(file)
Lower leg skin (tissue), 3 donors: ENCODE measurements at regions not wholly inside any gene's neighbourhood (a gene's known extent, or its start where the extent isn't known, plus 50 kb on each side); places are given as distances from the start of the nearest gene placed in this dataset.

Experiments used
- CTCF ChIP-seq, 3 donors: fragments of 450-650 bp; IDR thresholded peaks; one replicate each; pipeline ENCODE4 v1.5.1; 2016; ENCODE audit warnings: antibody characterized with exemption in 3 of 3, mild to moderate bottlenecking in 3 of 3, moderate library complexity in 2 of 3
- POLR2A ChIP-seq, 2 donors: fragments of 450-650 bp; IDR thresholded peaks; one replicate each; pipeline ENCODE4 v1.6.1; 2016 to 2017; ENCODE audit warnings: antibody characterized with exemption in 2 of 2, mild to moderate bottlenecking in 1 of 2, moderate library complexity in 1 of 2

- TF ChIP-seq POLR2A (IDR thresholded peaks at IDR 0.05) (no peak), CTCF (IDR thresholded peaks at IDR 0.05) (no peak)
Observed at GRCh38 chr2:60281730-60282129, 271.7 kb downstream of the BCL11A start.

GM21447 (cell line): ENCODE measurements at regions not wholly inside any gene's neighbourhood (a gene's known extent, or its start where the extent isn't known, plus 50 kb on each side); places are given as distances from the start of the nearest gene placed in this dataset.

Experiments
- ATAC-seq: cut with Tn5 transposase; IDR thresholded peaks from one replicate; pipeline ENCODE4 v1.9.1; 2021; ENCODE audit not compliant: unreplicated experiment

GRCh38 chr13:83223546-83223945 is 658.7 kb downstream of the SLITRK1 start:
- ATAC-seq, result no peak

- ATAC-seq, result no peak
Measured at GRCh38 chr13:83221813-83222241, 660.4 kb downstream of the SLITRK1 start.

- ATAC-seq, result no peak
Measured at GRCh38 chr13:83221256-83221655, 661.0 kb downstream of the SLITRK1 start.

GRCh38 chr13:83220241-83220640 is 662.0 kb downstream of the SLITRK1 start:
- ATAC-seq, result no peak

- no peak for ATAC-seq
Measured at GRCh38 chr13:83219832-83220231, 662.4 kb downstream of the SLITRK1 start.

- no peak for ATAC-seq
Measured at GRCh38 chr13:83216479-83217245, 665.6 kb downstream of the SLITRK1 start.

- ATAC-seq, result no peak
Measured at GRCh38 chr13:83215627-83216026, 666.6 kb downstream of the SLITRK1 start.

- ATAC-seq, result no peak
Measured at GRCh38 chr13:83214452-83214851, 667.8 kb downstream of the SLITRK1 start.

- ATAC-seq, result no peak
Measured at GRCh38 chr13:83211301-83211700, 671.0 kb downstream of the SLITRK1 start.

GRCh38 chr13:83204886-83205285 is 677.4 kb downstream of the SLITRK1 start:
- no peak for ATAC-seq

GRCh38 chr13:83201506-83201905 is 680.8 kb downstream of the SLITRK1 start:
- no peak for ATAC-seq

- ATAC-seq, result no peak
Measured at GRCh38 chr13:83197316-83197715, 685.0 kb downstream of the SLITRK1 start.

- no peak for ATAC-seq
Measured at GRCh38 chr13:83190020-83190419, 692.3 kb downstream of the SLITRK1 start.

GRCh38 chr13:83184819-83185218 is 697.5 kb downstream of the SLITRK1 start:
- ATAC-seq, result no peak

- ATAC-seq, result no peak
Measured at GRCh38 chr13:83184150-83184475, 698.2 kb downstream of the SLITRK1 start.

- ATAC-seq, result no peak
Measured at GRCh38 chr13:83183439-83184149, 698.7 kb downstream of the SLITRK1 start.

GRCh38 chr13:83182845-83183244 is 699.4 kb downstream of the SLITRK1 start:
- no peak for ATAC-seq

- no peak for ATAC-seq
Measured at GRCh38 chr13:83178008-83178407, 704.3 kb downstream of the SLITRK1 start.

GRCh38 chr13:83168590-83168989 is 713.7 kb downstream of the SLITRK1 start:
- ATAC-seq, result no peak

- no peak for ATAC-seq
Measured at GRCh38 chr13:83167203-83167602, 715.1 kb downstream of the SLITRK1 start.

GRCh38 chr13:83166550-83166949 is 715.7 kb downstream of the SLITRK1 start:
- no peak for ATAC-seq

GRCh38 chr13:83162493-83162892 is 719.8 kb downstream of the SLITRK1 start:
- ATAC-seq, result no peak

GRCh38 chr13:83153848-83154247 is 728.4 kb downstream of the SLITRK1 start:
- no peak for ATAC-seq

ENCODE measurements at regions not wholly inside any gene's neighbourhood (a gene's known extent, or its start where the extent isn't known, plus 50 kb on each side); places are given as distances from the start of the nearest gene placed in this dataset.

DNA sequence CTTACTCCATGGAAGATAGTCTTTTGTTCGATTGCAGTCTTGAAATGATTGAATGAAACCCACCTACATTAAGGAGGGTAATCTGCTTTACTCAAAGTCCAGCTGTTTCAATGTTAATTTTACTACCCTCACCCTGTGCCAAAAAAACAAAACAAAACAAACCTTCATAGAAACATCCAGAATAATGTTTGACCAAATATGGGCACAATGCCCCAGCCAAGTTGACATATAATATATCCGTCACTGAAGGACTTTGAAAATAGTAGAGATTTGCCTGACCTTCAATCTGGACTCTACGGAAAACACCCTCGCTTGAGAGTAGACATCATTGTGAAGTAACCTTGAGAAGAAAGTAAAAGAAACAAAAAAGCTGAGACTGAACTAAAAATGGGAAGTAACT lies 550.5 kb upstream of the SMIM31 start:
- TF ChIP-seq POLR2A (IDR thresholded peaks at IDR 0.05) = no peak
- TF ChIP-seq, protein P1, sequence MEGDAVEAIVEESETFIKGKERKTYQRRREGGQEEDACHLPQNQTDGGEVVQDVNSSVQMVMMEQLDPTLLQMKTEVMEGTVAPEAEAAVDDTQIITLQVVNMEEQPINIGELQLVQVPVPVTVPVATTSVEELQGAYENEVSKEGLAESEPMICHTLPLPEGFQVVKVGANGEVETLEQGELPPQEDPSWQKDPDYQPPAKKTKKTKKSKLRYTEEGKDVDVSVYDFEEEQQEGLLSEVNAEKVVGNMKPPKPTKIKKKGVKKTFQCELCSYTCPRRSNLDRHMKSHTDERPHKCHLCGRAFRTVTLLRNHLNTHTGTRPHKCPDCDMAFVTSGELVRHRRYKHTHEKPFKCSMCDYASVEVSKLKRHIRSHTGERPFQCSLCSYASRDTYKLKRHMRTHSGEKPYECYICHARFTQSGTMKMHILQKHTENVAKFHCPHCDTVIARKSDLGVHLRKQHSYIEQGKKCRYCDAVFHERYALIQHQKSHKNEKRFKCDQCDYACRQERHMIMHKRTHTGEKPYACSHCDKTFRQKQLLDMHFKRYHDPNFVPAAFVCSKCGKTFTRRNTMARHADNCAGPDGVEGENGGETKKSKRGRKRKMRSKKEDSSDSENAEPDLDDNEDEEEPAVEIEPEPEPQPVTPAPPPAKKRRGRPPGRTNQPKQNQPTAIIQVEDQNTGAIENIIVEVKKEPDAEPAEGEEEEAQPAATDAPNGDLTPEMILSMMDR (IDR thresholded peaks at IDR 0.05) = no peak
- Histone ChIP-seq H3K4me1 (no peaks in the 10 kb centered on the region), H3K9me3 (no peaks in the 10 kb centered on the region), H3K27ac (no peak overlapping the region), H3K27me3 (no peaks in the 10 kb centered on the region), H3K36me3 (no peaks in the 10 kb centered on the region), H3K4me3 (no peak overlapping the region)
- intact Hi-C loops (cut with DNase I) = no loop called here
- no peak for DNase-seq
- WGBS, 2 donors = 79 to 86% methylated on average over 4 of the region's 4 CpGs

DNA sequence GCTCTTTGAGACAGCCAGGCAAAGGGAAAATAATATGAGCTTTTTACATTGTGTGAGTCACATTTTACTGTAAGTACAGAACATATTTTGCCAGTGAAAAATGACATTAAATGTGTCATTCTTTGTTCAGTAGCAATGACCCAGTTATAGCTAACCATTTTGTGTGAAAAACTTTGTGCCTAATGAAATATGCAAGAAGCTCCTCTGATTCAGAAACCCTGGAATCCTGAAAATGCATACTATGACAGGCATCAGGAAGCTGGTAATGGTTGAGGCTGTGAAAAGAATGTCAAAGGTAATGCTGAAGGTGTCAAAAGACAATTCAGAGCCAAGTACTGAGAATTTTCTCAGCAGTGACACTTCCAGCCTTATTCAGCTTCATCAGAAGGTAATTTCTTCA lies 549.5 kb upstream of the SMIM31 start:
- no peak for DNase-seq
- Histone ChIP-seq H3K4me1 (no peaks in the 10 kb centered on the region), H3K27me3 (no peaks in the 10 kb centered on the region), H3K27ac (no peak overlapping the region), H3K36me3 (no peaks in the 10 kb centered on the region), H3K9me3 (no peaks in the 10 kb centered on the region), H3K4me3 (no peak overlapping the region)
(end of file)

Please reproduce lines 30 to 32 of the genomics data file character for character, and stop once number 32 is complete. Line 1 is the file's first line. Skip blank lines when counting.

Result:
GRCh38 chr13:83201506-83201905 is 680.8 kb downstream of the SLITRK1 start:
- no peak for ATAC-seq

- ATAC-seq, result no peak